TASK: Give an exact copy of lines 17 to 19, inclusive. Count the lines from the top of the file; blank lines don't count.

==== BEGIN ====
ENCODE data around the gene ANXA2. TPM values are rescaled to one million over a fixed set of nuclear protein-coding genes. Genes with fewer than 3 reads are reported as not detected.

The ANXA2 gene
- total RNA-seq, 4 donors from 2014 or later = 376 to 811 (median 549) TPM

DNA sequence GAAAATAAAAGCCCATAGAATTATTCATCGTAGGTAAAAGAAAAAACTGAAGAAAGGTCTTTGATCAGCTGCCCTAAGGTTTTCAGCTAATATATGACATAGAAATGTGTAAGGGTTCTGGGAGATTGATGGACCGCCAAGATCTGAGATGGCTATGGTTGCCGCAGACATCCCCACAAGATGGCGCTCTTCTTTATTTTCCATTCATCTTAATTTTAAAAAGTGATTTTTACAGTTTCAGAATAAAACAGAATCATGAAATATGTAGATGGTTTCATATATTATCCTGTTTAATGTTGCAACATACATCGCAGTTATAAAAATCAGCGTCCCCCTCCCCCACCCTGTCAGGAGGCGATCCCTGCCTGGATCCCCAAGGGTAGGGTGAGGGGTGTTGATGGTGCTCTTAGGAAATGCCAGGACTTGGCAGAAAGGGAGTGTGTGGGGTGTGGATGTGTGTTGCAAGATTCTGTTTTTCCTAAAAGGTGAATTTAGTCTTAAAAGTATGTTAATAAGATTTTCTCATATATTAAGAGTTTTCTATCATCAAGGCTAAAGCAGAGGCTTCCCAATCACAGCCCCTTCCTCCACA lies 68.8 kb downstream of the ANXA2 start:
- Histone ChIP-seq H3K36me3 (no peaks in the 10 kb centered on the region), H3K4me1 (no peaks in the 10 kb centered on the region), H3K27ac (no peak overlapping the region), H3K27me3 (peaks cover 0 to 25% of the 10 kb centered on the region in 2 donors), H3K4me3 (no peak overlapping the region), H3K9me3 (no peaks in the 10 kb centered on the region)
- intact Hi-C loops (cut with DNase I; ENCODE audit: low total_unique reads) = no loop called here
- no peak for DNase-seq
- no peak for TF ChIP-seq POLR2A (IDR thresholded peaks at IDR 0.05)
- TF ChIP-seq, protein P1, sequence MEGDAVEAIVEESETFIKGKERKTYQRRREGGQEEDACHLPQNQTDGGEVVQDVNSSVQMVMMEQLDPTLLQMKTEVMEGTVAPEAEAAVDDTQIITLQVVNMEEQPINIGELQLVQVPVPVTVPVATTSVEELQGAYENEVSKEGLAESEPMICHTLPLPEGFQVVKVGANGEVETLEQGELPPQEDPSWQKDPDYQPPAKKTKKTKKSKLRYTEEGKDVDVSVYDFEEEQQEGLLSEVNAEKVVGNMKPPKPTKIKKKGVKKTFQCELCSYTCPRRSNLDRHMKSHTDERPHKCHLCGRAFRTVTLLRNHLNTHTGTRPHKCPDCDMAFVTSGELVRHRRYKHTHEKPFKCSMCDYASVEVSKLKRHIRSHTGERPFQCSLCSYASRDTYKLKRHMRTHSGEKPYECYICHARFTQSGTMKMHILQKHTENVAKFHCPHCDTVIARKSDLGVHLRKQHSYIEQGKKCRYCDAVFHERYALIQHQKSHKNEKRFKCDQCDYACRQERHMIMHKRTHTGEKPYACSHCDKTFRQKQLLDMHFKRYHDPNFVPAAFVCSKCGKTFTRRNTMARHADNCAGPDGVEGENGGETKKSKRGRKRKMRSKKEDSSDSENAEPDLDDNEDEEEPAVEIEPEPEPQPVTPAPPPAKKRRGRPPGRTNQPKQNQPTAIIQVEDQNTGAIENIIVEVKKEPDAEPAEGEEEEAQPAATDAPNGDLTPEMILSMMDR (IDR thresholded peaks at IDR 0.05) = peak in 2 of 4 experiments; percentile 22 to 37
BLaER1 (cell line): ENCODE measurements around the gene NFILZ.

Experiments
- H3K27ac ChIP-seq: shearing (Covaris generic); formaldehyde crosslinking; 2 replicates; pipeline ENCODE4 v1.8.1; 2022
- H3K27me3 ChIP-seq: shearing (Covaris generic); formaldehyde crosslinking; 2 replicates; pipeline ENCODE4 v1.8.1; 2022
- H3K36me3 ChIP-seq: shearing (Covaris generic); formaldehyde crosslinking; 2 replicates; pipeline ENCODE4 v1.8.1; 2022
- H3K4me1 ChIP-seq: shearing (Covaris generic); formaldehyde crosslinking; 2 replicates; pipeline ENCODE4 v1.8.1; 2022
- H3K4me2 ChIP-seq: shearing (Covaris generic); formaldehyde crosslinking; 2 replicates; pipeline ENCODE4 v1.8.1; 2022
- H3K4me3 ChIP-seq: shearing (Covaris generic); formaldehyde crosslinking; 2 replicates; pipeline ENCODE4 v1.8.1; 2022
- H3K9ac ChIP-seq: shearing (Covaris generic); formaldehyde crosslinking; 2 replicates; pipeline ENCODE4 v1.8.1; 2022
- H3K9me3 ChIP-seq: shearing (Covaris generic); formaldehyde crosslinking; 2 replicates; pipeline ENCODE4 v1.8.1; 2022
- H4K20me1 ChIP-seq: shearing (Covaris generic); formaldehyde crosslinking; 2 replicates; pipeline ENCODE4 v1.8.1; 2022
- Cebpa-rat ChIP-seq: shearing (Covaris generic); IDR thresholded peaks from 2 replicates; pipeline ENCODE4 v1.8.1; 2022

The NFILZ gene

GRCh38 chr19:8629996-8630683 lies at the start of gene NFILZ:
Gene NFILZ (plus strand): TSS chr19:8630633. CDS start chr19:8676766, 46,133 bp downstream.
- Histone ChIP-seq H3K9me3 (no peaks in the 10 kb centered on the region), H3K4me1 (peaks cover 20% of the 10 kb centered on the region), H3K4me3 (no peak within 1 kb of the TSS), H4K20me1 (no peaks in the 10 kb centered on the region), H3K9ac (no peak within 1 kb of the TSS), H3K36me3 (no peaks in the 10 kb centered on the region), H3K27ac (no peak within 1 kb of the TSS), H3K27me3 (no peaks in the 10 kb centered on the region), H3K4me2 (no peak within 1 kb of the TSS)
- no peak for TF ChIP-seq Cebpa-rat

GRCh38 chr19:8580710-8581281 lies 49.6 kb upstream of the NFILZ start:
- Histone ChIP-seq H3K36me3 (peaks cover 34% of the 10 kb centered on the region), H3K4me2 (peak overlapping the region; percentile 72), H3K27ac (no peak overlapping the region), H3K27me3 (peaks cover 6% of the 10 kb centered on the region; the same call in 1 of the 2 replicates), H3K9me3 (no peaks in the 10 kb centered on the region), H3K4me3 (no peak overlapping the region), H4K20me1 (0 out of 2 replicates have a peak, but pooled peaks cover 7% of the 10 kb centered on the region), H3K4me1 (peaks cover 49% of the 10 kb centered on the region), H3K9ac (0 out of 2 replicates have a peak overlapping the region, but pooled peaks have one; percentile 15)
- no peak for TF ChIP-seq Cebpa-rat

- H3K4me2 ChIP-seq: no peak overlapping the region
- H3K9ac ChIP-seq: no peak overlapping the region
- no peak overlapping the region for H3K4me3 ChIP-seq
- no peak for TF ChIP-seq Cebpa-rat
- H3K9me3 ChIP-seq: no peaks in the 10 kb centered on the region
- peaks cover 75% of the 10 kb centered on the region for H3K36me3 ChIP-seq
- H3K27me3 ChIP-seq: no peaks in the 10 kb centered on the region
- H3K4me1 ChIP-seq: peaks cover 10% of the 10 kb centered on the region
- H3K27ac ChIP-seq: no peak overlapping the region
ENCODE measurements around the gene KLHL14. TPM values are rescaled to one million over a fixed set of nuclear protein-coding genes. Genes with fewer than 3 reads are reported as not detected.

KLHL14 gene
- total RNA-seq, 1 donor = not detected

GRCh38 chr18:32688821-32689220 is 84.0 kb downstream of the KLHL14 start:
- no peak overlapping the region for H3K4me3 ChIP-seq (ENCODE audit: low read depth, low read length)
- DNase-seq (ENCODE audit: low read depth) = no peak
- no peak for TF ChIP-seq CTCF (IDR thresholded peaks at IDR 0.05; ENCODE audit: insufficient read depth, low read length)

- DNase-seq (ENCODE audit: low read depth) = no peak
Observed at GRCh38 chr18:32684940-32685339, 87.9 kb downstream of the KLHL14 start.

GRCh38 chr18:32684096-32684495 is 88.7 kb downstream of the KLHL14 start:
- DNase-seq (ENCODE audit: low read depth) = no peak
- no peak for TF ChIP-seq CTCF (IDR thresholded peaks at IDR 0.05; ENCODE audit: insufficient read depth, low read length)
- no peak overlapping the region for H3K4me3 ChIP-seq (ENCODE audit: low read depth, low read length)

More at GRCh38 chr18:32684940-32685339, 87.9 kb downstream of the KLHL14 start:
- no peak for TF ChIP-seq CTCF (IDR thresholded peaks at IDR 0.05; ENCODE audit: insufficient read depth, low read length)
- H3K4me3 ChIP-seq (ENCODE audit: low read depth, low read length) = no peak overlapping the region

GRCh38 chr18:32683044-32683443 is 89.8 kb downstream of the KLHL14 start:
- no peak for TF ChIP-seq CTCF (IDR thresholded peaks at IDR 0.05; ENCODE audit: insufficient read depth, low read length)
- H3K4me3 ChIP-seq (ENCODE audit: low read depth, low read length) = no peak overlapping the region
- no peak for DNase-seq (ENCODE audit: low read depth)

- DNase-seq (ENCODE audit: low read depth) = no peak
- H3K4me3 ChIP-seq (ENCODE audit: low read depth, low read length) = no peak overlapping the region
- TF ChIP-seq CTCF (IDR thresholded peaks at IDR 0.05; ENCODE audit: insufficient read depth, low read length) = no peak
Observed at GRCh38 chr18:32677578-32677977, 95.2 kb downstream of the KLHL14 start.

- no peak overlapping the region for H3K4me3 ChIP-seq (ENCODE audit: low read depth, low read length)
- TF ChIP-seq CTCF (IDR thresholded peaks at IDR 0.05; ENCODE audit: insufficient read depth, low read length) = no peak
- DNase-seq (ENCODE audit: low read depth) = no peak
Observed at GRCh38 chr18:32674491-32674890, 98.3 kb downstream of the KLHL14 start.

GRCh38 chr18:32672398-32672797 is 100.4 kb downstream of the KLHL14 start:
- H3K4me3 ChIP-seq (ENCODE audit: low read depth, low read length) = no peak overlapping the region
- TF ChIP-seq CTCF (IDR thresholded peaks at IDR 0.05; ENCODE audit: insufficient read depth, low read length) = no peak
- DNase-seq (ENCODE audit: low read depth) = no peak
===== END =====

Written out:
- H3K4me3 ChIP-seq: shearing (Covaris generic); formaldehyde crosslinking; 2 replicates; pipeline ENCODE4 v1.8.1; 2022
- H3K9ac ChIP-seq: shearing (Covaris generic); formaldehyde crosslinking; 2 replicates; pipeline ENCODE4 v1.8.1; 2022
- H3K9me3 ChIP-seq: shearing (Covaris generic); formaldehyde crosslinking; 2 replicates; pipeline ENCODE4 v1.8.1; 2022